There wasn’t anything to hype up its audience on the same level that Overwatch had with its own. Honestly, it seemed like the only thing Gearbox gave for people to be hyped up about was reputation. It was marketed as a first person shooter made by the team who brought us Borderlands. But people were already excited for just the idea of Overwatch being Blizzard’s first new IP in 16 years. And while Gearbox is an incredibly competent studio, they didn’t have the pedigree needed to beat out Blizzard in terms of getting people excited from reputation alone. And sadly, by making the game look like another Borderlands, Gearbox didn’t properly inform players about just how different the game would play.
Because Battleborn was advertised to appear as though it had similar gameplay to that of the Borderlands games, Gearbox had accidentally made Battleborn’s gameplay incredibly daunting to its players by choosing to focus it on one of the hardest game genres to not only understand, but actually get into. While it was an interesting and fresh approach for the team to create a new IP with primarily MOBA elements, people were not expecting it from a company that, up until that point, had primarily made action-oriented first-person shooters. Battleborn prided itself on being a MOBA first and a first-person shooter second, which is by no means a bad thing, especially to MOBA veterans. But to those who didn’t like the genre or had never played a MOBA before, this design philosophy combined with is poor advertising served to be quite a turn-off for people who came into Battleborn looking for a new Borderlands experience.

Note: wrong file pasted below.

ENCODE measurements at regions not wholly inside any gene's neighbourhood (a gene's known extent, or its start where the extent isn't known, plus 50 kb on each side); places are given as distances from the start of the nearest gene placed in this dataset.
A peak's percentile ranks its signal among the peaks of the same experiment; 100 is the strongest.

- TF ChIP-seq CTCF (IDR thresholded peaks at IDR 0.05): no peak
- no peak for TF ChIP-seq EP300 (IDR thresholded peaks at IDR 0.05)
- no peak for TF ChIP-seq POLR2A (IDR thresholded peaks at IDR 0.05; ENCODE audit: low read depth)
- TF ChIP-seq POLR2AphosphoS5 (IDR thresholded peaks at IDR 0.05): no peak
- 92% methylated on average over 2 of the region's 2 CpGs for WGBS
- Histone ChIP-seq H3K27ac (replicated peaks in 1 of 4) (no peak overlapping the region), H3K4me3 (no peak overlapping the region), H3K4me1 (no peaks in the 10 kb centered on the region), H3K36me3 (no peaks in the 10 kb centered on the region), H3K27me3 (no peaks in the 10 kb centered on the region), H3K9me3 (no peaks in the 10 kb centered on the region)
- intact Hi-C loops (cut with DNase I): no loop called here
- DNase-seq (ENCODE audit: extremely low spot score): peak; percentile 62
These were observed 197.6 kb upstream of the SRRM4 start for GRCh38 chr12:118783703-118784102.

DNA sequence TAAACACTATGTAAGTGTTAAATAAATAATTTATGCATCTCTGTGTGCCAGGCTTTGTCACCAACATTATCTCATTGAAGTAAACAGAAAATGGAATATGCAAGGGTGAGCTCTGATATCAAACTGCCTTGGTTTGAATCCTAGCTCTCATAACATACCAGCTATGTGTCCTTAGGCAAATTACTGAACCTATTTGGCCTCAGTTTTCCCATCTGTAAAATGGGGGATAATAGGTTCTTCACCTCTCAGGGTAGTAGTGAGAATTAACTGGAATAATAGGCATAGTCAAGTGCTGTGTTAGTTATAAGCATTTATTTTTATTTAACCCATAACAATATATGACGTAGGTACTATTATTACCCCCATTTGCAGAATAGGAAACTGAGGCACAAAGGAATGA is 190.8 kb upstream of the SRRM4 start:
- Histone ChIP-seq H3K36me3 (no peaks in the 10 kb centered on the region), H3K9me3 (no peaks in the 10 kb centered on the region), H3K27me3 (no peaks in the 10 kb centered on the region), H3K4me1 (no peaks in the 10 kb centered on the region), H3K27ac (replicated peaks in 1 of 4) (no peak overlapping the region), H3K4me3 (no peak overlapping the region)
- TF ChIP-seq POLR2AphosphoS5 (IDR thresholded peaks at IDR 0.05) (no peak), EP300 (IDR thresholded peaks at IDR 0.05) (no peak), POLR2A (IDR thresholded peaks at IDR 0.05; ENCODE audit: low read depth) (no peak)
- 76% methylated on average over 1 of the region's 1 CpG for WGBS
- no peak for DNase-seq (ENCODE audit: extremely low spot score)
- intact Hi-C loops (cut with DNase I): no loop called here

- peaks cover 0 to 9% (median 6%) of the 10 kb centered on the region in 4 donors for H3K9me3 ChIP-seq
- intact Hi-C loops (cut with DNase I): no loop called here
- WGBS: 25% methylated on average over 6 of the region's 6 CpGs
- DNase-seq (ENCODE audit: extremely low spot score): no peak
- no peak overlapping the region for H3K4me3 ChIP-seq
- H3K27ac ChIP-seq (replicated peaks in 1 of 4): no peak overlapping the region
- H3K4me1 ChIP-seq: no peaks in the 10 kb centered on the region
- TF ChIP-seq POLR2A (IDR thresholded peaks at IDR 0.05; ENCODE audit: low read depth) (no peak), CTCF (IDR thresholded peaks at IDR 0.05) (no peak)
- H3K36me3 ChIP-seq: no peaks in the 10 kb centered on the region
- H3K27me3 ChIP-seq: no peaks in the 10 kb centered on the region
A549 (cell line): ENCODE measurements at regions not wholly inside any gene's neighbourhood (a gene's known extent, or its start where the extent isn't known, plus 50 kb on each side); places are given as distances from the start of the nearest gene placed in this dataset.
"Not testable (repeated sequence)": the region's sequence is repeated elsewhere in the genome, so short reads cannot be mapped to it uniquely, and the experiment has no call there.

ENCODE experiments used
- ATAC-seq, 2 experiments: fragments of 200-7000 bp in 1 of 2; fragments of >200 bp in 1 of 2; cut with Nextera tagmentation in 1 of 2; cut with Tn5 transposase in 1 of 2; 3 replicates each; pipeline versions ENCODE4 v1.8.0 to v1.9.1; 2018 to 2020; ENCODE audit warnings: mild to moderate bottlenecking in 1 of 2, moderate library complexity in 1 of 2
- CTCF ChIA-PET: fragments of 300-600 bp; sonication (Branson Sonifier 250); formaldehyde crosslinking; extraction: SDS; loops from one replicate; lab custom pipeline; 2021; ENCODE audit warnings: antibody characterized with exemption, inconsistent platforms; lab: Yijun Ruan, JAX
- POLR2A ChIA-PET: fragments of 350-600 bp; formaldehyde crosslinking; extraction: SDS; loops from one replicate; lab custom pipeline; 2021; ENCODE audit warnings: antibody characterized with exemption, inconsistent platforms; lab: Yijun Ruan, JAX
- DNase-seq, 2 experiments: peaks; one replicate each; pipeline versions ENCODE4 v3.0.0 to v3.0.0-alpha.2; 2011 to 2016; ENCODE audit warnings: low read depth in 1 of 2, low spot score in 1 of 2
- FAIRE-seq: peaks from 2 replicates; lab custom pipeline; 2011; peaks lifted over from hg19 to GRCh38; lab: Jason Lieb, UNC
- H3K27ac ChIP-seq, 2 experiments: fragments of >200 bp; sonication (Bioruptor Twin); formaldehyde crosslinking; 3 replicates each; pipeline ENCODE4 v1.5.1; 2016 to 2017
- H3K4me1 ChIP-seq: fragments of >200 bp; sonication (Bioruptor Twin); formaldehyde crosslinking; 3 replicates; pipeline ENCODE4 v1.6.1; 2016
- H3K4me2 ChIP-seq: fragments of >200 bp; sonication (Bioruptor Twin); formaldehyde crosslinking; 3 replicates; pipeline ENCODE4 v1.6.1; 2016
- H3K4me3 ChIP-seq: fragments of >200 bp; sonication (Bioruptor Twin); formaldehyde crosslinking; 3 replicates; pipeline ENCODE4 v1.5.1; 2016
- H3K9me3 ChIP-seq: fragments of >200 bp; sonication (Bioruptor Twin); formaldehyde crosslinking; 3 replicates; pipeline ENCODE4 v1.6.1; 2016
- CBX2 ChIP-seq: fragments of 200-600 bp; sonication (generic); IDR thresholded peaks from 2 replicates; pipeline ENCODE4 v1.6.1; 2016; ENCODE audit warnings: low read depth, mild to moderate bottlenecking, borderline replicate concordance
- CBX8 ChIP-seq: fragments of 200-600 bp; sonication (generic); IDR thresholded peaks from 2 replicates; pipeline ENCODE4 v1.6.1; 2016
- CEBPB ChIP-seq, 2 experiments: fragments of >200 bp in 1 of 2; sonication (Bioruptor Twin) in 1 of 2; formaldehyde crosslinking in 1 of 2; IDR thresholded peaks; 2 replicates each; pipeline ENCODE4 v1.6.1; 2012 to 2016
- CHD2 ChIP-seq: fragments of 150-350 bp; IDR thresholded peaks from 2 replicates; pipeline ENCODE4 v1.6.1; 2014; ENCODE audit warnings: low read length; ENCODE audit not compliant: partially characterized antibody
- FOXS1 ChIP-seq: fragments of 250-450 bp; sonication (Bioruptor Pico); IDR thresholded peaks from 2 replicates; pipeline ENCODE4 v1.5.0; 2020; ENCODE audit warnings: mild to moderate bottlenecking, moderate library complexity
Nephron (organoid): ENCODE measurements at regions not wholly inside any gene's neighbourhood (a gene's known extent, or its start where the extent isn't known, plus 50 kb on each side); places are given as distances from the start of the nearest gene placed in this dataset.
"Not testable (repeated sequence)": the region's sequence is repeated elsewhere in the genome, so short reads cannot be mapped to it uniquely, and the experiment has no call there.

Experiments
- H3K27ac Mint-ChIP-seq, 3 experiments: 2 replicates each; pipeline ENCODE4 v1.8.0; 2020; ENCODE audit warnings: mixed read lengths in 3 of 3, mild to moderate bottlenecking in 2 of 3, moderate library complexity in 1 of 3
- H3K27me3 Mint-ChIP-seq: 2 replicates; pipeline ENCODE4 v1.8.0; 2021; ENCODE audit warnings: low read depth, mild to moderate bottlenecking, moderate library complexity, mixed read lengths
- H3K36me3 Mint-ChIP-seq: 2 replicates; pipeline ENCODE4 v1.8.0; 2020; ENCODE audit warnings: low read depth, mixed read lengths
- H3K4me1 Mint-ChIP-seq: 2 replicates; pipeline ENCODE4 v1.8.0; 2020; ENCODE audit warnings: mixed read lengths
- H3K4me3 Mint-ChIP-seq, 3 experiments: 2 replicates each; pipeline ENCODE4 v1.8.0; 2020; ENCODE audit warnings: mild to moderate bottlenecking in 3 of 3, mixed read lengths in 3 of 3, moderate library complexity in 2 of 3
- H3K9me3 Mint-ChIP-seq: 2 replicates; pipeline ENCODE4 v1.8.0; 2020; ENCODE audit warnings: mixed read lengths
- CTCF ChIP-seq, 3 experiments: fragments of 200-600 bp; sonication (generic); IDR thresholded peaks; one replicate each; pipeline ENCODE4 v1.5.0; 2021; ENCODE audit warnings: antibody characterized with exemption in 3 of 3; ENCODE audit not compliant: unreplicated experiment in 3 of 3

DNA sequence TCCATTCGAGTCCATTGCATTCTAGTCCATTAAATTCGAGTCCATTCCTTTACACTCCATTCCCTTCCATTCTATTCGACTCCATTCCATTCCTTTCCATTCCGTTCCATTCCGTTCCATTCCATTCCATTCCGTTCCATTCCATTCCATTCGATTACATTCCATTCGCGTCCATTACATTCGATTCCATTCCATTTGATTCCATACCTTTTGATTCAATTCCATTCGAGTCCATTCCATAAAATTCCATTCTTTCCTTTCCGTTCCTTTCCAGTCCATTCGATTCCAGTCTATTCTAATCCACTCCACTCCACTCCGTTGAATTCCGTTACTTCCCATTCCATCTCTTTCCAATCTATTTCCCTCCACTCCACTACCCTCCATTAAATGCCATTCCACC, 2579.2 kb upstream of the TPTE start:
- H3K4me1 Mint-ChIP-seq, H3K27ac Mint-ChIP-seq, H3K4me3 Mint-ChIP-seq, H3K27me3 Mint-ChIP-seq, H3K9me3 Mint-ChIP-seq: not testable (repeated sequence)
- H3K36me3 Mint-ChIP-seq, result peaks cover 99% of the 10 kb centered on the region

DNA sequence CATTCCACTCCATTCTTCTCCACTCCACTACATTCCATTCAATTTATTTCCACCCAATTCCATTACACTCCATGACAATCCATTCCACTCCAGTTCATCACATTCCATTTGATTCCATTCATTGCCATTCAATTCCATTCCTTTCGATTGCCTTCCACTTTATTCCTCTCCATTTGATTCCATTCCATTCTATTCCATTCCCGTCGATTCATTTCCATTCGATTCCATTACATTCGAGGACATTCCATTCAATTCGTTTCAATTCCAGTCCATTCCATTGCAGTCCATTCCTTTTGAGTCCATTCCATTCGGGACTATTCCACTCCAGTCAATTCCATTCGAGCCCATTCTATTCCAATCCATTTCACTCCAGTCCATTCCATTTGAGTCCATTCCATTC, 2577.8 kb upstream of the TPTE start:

Ultimately, Gearbox made a change from the fairly easy-to-understand gameplay they had become well known for, to a gameplay style that was significantly complex and incredibly daunting to its inexperienced players right off the bat. Blizzard, meanwhile, had done the exact opposite approach: changing from a complex gameplay style into one that, on the surface, was incredibly simplistic and easy to master.
While Battleborn was confusing its players, Overwatch was taking a comparatively play-friendly approach. Blizzard had presented its players with a competitive first-person shooter that had very few game modes, all of which were incredibly easy to understand and gave very little to be confused by. All of them had the exact same general objective: defend the objective or take the objective. And while, arguably, Overwatch had just as much complexity in its gameplay as Battleborn did, from the outside looking in, Overwatch was a much simpler game for players, both new and veteran to the online competitive first-person shooter genre to understand, making it much more approachable to a wider audience as a result. A testament to this I can take from my personal life considering that my partner, who hates online first-person shooters, is still primarily playing Overwatch in his free time.
But I think the most important factor that ultimately led to the failure of Battleborn: the timing of both its and Overwatch’s release dates, which essentially sparked off the comparisons in gamers’ minds. Like I said earlier, the two were almost completely different games in most aspects with no real need to be compared beyond their incredibly basic premise of being hero-based competitive online first-person shooters. However, a closer look at both games would show that Battleborn was primarily a first-person MOBA and Overwatch was a competitive team FPS in the similar vain to Team Fortress 2. But the coincidence was enough.
In the minds of many gamers the games shared basic premise and eerily close release dates was more than enough to quickly spark a debate over which one was better. Unfortunately for both companies, the general public began to unfairly compare the two games, despite being completely different. Soon the matter of gameplay and design were no longer differentiating points for either game, instead becoming pros and cons against the other, with some even going so far as to compare the box art of both games to determine which one did it better.
Ultimately, the reason why I think Battleborn failed in comparison to Overwatch didn’t come down to one game being better than the other, but rather the gaming community thought that one needed to be better than the other.